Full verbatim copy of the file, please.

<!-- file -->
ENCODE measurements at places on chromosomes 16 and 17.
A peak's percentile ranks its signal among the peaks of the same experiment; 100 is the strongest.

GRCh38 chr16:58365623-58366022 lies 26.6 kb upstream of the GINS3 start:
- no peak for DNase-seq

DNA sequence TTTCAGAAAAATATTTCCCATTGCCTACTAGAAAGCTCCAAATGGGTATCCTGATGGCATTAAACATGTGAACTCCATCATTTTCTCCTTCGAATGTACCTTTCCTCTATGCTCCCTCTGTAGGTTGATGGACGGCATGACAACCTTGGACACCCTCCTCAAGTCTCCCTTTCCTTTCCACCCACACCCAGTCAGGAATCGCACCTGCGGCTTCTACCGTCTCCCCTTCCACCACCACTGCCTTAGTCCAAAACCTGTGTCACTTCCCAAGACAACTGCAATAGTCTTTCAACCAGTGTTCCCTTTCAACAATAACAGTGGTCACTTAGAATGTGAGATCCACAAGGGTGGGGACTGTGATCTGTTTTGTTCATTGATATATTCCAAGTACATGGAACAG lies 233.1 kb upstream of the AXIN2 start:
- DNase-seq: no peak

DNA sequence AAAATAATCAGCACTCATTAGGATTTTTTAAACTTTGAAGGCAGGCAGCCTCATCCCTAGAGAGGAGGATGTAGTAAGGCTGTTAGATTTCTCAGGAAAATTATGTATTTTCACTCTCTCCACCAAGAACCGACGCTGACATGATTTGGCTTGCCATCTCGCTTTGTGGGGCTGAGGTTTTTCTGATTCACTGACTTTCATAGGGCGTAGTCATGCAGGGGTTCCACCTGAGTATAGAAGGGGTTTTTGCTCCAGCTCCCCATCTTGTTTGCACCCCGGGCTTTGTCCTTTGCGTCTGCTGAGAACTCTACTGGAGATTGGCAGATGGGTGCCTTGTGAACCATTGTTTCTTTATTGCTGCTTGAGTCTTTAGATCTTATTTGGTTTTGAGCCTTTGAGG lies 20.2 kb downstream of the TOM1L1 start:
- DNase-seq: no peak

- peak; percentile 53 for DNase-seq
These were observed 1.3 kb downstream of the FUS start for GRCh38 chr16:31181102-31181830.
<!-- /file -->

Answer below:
ENCODE measurements at places on chromosomes 16 and 17.
A peak's percentile ranks its signal among the peaks of the same experiment; 100 is the strongest.

GRCh38 chr16:58365623-58366022 lies 26.6 kb upstream of the GINS3 start:
- no peak for DNase-seq

DNA sequence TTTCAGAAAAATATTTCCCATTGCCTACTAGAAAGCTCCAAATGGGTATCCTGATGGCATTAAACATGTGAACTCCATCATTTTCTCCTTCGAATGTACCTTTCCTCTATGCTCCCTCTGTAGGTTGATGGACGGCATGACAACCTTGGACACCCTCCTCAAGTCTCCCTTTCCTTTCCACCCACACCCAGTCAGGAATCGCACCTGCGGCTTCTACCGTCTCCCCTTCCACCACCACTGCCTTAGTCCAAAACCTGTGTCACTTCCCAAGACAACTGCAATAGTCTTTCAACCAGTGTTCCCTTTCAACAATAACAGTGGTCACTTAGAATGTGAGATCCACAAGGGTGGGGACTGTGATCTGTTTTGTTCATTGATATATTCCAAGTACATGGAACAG lies 233.1 kb upstream of the AXIN2 start:
- DNase-seq: no peak

DNA sequence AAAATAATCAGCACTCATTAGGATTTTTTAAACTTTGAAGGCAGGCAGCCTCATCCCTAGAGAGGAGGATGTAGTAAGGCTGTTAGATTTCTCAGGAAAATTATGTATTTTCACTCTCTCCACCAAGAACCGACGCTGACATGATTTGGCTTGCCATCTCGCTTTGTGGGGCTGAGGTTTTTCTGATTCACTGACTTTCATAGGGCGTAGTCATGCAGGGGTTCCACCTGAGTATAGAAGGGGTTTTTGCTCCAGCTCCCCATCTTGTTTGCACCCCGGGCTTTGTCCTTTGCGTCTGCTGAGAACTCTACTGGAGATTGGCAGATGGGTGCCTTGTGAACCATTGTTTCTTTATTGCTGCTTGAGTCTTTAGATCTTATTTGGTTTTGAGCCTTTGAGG lies 20.2 kb downstream of the TOM1L1 start:
- DNase-seq: no peak

- peak; percentile 53 for DNase-seq
These were observed 1.3 kb downstream of the FUS start for GRCh38 chr16:31181102-31181830.